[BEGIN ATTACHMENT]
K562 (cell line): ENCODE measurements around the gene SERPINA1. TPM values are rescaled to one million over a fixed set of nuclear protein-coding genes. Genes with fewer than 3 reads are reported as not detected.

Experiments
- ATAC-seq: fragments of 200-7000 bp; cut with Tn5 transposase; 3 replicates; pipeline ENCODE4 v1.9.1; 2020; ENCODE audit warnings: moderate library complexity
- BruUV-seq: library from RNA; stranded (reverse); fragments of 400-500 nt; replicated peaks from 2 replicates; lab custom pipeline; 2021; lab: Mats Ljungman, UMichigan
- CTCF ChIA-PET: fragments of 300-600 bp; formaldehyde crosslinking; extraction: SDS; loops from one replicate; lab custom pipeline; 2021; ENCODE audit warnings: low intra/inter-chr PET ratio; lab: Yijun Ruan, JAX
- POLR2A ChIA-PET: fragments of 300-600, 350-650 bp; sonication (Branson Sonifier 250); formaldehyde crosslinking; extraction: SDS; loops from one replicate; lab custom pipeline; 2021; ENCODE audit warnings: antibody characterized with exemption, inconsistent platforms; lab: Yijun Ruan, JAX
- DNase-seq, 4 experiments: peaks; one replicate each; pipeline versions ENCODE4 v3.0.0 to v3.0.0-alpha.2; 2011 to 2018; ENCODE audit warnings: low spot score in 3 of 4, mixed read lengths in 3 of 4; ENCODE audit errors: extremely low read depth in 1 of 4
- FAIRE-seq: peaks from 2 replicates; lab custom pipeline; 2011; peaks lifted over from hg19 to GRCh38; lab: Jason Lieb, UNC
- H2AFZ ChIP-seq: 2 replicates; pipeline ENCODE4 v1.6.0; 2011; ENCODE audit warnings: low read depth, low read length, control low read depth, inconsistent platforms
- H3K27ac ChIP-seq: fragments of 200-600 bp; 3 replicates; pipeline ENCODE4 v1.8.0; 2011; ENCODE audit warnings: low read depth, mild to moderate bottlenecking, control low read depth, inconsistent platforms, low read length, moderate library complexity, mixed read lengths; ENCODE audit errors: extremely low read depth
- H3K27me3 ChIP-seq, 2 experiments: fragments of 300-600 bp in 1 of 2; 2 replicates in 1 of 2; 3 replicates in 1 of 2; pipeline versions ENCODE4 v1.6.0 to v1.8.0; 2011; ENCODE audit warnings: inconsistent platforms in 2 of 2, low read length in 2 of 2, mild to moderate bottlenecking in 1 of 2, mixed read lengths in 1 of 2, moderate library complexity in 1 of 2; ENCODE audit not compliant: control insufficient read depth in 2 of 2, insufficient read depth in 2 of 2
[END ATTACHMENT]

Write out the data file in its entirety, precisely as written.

K562 (cell line): ENCODE measurements around the gene SERPINA1. TPM values are rescaled to one million over a fixed set of nuclear protein-coding genes. Genes with fewer than 3 reads are reported as not detected.

Experiments
- ATAC-seq: fragments of 200-7000 bp; cut with Tn5 transposase; 3 replicates; pipeline ENCODE4 v1.9.1; 2020; ENCODE audit warnings: moderate library complexity
- BruUV-seq: library from RNA; stranded (reverse); fragments of 400-500 nt; replicated peaks from 2 replicates; lab custom pipeline; 2021; lab: Mats Ljungman, UMichigan
- CTCF ChIA-PET: fragments of 300-600 bp; formaldehyde crosslinking; extraction: SDS; loops from one replicate; lab custom pipeline; 2021; ENCODE audit warnings: low intra/inter-chr PET ratio; lab: Yijun Ruan, JAX
- POLR2A ChIA-PET: fragments of 300-600, 350-650 bp; sonication (Branson Sonifier 250); formaldehyde crosslinking; extraction: SDS; loops from one replicate; lab custom pipeline; 2021; ENCODE audit warnings: antibody characterized with exemption, inconsistent platforms; lab: Yijun Ruan, JAX
- DNase-seq, 4 experiments: peaks; one replicate each; pipeline versions ENCODE4 v3.0.0 to v3.0.0-alpha.2; 2011 to 2018; ENCODE audit warnings: low spot score in 3 of 4, mixed read lengths in 3 of 4; ENCODE audit errors: extremely low read depth in 1 of 4
- FAIRE-seq: peaks from 2 replicates; lab custom pipeline; 2011; peaks lifted over from hg19 to GRCh38; lab: Jason Lieb, UNC
- H2AFZ ChIP-seq: 2 replicates; pipeline ENCODE4 v1.6.0; 2011; ENCODE audit warnings: low read depth, low read length, control low read depth, inconsistent platforms
- H3K27ac ChIP-seq: fragments of 200-600 bp; 3 replicates; pipeline ENCODE4 v1.8.0; 2011; ENCODE audit warnings: low read depth, mild to moderate bottlenecking, control low read depth, inconsistent platforms, low read length, moderate library complexity, mixed read lengths; ENCODE audit errors: extremely low read depth
- H3K27me3 ChIP-seq, 2 experiments: fragments of 300-600 bp in 1 of 2; 2 replicates in 1 of 2; 3 replicates in 1 of 2; pipeline versions ENCODE4 v1.6.0 to v1.8.0; 2011; ENCODE audit warnings: inconsistent platforms in 2 of 2, low read length in 2 of 2, mild to moderate bottlenecking in 1 of 2, mixed read lengths in 1 of 2, moderate library complexity in 1 of 2; ENCODE audit not compliant: control insufficient read depth in 2 of 2, insufficient read depth in 2 of 2